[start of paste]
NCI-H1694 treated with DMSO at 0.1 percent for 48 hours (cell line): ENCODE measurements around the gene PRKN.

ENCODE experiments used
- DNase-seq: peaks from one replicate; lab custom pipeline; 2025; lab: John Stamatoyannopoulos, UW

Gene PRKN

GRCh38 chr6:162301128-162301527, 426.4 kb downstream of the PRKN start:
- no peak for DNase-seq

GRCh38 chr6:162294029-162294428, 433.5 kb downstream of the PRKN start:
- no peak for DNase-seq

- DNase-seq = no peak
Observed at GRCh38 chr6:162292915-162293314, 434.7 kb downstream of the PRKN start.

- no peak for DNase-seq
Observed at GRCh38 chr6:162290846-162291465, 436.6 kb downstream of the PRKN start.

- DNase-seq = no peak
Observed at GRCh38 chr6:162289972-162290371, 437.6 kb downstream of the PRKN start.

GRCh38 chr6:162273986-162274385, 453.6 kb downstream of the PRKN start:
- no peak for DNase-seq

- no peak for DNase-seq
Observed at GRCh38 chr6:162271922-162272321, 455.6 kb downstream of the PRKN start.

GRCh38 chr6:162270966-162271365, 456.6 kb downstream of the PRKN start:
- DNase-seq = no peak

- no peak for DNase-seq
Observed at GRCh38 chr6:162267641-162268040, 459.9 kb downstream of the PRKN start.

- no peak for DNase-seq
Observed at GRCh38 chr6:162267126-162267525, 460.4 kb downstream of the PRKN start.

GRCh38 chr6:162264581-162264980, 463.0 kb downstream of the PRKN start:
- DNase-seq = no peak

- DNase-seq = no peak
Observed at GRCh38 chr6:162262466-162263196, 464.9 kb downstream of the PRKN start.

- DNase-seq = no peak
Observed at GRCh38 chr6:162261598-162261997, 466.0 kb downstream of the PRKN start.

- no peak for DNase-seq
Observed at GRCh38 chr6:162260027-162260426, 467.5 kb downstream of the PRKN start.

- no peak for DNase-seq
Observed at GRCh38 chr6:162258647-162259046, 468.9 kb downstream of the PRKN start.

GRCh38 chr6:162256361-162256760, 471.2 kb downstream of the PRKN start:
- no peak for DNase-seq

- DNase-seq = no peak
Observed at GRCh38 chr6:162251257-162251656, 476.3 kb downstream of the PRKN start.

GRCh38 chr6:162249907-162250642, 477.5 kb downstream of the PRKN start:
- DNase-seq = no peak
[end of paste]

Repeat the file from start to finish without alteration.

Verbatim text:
NCI-H1694 treated with DMSO at 0.1 percent for 48 hours (cell line): ENCODE measurements around the gene PRKN.

ENCODE experiments used
- DNase-seq: peaks from one replicate; lab custom pipeline; 2025; lab: John Stamatoyannopoulos, UW

Gene PRKN

GRCh38 chr6:162301128-162301527, 426.4 kb downstream of the PRKN start:
- no peak for DNase-seq

GRCh38 chr6:162294029-162294428, 433.5 kb downstream of the PRKN start:
- no peak for DNase-seq

- DNase-seq = no peak
Observed at GRCh38 chr6:162292915-162293314, 434.7 kb downstream of the PRKN start.

- no peak for DNase-seq
Observed at GRCh38 chr6:162290846-162291465, 436.6 kb downstream of the PRKN start.

- DNase-seq = no peak
Observed at GRCh38 chr6:162289972-162290371, 437.6 kb downstream of the PRKN start.

GRCh38 chr6:162273986-162274385, 453.6 kb downstream of the PRKN start:
- no peak for DNase-seq

- no peak for DNase-seq
Observed at GRCh38 chr6:162271922-162272321, 455.6 kb downstream of the PRKN start.

GRCh38 chr6:162270966-162271365, 456.6 kb downstream of the PRKN start:
- DNase-seq = no peak

- no peak for DNase-seq
Observed at GRCh38 chr6:162267641-162268040, 459.9 kb downstream of the PRKN start.

- no peak for DNase-seq
Observed at GRCh38 chr6:162267126-162267525, 460.4 kb downstream of the PRKN start.

GRCh38 chr6:162264581-162264980, 463.0 kb downstream of the PRKN start:
- DNase-seq = no peak

- DNase-seq = no peak
Observed at GRCh38 chr6:162262466-162263196, 464.9 kb downstream of the PRKN start.

- DNase-seq = no peak
Observed at GRCh38 chr6:162261598-162261997, 466.0 kb downstream of the PRKN start.

- no peak for DNase-seq
Observed at GRCh38 chr6:162260027-162260426, 467.5 kb downstream of the PRKN start.

- no peak for DNase-seq
Observed at GRCh38 chr6:162258647-162259046, 468.9 kb downstream of the PRKN start.

GRCh38 chr6:162256361-162256760, 471.2 kb downstream of the PRKN start:
- no peak for DNase-seq

- DNase-seq = no peak
Observed at GRCh38 chr6:162251257-162251656, 476.3 kb downstream of the PRKN start.

GRCh38 chr6:162249907-162250642, 477.5 kb downstream of the PRKN start:
- DNase-seq = no peak